An opportunity for face-to-face talks on Bali between Sandiaga and Australia’s Trade and Tourism Minister Dan Tehan was missed late last month because the Indonesian minister was unaware that Tehan was in Jakarta.
Sandiaga said Tehan’s host for the trade-focused visit, Commerce Minister Muhammad Lutfi, was unaware that Tehan also had the tourism portfolio and at the time the message got through he was was not available. His deputy therefore met the Australian instead. .
Asked at a virtual press conference in Jakarta about when Australians could travel to Bali again, Tehan vowed to “stay in very close contact” with Indonesia on the plans.
“Obviously, we need to achieve that 80% national immunization rate… then we need to partner with countries around the world exactly how this opening will play out,” Tehan said.
Indonesia, which has recorded more than 142,000 deaths from the virus, has seen new cases drop from more than 56,000 a day in July to less than 2,000 a day after strict protocols were introduced.
In Bali, where 78% of the population was fully vaccinated on Friday after President Joko Widodo put the island in the lead, new infections are now in double digits every day.
But while public health experts have told officials that a third wave later this year is almost inevitable, authorities are taking “small steps” with Bali. Foreign tourists will, from this week, have to undergo eight days of quarantine at the hotel on their arrival, the government inclining to allow only fully vaccinated travelers to enter.
The country will aim to convince Australians that Bali is once again a safe destination “based on science,” Sandiaga said.
“Once the vaccinations reach their target by hopefully the end of the year, we will start the booster program and Bali will be the priority area,” he said.
“When the data confirms that the number of new cases, the number of active cases, bed occupancy rates, testing, tracing… are at a respectable level, that’s good publicity for inbound Australian tourists. “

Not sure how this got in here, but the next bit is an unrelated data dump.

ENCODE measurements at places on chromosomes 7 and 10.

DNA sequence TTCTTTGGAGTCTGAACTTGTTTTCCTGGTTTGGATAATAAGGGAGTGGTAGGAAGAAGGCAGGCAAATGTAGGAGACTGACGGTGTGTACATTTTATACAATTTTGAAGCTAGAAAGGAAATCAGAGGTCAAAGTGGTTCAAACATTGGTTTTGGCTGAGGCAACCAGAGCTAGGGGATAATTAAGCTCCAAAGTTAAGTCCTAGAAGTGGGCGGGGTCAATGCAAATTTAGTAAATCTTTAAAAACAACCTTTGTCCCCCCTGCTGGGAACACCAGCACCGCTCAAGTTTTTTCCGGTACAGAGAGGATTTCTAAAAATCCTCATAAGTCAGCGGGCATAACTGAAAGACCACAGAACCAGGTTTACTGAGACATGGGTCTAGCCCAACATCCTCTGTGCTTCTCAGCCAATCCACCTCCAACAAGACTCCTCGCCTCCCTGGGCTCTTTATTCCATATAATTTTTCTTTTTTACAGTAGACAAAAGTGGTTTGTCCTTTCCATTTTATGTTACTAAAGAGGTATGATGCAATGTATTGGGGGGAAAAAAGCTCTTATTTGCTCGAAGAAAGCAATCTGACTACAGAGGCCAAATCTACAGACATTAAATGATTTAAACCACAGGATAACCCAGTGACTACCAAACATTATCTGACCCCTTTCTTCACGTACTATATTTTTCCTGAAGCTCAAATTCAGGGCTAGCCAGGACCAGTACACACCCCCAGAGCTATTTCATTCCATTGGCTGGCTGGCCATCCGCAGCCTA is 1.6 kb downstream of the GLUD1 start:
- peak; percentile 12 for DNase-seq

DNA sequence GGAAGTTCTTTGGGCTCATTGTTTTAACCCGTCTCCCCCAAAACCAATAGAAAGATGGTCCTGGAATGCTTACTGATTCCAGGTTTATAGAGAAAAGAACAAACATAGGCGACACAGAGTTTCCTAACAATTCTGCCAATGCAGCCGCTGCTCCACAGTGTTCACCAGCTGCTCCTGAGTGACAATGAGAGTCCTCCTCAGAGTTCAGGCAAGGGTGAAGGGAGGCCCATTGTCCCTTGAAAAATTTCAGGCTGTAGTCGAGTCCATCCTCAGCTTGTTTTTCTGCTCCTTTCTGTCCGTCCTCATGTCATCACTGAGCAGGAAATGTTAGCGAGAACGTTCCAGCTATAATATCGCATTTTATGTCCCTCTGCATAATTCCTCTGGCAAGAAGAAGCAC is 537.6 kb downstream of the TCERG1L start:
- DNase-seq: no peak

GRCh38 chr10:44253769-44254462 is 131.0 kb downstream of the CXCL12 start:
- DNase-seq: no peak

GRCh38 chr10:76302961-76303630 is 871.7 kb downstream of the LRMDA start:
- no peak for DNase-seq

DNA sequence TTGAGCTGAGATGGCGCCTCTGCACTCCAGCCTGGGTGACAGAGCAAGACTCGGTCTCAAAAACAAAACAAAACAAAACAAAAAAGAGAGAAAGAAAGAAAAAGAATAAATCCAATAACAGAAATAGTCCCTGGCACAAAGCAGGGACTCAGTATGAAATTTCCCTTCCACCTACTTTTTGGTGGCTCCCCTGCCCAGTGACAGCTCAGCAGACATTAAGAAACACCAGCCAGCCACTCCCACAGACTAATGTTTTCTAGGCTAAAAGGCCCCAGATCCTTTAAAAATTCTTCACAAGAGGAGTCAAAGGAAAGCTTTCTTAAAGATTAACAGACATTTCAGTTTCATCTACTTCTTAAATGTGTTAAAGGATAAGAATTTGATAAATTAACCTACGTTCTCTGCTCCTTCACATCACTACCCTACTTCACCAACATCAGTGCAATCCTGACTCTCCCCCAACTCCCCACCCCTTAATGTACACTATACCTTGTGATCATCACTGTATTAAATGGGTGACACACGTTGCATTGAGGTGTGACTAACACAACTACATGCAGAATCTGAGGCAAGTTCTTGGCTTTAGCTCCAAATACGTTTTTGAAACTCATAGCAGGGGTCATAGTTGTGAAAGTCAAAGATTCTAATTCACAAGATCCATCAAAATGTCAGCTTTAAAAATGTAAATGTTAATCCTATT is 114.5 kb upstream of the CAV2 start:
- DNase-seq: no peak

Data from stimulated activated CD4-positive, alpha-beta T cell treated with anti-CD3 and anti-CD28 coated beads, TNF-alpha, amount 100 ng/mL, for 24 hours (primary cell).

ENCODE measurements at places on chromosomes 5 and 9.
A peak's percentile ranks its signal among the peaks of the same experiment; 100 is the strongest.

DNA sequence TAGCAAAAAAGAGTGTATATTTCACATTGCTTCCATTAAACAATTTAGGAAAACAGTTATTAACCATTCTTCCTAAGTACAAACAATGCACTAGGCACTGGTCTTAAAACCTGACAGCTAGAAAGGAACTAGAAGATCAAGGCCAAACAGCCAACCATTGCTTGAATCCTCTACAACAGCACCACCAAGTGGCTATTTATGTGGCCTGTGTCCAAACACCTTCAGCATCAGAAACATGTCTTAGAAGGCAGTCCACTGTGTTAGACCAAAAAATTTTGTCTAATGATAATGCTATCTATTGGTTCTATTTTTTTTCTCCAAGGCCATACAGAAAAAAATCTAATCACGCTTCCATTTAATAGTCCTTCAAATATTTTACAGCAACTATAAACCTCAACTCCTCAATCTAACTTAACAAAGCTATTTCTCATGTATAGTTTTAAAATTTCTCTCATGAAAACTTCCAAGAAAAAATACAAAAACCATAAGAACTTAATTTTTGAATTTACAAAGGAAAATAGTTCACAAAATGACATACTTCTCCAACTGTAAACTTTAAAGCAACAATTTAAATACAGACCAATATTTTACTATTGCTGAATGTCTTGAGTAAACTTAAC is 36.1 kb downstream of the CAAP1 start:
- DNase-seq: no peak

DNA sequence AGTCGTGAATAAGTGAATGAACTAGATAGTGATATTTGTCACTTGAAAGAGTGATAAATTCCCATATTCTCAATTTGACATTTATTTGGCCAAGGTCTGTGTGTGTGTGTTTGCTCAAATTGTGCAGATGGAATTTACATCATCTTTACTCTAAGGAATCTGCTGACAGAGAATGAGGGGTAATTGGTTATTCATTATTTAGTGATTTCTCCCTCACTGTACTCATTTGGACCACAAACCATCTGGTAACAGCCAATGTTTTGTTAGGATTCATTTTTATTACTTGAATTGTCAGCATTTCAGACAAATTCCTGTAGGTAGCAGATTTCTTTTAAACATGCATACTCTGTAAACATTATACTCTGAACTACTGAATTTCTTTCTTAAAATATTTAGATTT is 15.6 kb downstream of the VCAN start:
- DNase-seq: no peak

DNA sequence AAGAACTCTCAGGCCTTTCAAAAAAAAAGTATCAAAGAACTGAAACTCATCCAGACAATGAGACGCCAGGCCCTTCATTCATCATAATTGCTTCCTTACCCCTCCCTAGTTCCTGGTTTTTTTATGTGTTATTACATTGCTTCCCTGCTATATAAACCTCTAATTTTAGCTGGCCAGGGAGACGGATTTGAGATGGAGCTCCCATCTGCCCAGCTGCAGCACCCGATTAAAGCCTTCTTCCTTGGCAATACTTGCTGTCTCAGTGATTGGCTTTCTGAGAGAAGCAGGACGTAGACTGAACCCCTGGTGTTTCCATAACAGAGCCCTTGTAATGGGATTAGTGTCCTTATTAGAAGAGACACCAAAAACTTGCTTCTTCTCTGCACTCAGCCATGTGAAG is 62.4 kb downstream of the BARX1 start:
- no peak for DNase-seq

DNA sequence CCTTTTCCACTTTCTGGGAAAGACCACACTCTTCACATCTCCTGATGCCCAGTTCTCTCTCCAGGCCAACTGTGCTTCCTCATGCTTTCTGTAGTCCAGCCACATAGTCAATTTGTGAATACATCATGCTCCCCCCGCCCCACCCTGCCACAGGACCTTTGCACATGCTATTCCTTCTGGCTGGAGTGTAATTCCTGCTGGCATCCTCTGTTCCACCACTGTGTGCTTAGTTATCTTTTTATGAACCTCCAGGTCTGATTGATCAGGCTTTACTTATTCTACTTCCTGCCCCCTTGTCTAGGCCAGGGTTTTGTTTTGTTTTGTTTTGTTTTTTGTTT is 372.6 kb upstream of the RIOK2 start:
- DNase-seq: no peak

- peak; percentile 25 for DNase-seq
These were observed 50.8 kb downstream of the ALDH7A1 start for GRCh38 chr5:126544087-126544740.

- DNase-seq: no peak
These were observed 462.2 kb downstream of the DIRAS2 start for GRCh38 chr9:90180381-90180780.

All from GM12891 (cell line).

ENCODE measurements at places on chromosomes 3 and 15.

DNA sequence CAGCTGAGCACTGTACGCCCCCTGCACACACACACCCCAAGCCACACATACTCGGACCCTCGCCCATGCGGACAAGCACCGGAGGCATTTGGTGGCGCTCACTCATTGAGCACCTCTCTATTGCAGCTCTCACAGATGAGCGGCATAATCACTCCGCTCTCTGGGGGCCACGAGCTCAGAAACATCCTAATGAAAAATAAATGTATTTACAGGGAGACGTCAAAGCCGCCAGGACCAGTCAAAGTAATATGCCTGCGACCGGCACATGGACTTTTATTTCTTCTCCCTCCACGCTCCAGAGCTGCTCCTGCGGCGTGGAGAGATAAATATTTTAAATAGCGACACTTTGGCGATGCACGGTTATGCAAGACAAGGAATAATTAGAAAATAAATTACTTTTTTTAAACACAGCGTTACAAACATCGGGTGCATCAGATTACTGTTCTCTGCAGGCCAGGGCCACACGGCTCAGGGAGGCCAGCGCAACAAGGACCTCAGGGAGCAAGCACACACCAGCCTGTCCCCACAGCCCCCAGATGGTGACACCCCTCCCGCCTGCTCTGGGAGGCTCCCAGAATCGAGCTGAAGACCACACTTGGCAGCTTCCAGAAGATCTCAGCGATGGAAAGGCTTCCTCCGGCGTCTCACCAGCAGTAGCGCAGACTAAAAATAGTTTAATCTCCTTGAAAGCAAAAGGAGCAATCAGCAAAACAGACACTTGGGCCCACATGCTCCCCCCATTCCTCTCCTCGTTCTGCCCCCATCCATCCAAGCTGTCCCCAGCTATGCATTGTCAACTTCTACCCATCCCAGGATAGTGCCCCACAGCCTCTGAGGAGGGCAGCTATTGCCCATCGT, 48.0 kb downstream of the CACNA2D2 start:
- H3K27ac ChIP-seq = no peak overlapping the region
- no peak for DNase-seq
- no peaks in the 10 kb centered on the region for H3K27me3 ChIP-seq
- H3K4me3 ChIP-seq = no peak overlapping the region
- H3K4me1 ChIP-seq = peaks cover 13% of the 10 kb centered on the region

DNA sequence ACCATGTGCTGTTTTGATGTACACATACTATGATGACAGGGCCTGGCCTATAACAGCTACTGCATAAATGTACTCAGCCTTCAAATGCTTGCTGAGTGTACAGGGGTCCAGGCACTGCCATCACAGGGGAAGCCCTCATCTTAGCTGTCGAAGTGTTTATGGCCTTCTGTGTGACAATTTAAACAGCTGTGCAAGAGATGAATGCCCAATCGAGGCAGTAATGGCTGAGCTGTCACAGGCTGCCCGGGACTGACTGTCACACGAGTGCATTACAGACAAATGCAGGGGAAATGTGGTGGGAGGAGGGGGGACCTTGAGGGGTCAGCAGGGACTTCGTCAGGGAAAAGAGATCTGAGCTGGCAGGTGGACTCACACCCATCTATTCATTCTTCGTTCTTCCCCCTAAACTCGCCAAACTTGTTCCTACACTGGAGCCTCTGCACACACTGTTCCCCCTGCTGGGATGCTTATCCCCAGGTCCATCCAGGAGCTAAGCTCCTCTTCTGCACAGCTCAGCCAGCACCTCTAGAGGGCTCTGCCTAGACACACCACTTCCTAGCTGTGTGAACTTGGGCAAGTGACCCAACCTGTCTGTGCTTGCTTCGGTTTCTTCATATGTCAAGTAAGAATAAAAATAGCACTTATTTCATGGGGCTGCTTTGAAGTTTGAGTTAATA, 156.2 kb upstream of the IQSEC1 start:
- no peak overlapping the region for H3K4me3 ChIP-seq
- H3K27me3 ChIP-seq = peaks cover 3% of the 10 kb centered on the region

He said in terms of virus related requirements and certifications, “Bali would really be in line with what Australians are up to. [for] post-pandemic ”.
There were 1.23 million Australian visitors to Bali in 2019, more than any other nationality.
But as the absence of foreign tourists has crushed the island’s economy, it seeks to shift to a less is more approach.
Backpackers and party animals won’t be excluded, but the government has a different kind of tourist in mind for Bali, believing the island to be suitable for “more personalized, personalized, localized and smaller” post-pandemic travel.
“Bali continues to stay high on the priority lists for people to visit, but we have to be very careful. We must make sure that Bali can continue to attract this demand and we must not [have] a strategy that will really risk the attraction of Bali, ”said Sandiaga.
Ecotourism and welcoming digital nomads are particular priorities.
“I think the new trend in tourism will focus more on nature and culture. It will be more focused on sustainability and quality tourism, ”he said.
“People will have to spend more time [abroad]. They could also start a “work placement”. They could actually be in Bali and work for a Sydney-based investment firm. “
Bali is also set to host the G20 summit next year when Indonesia assumes its presidency in 2022.
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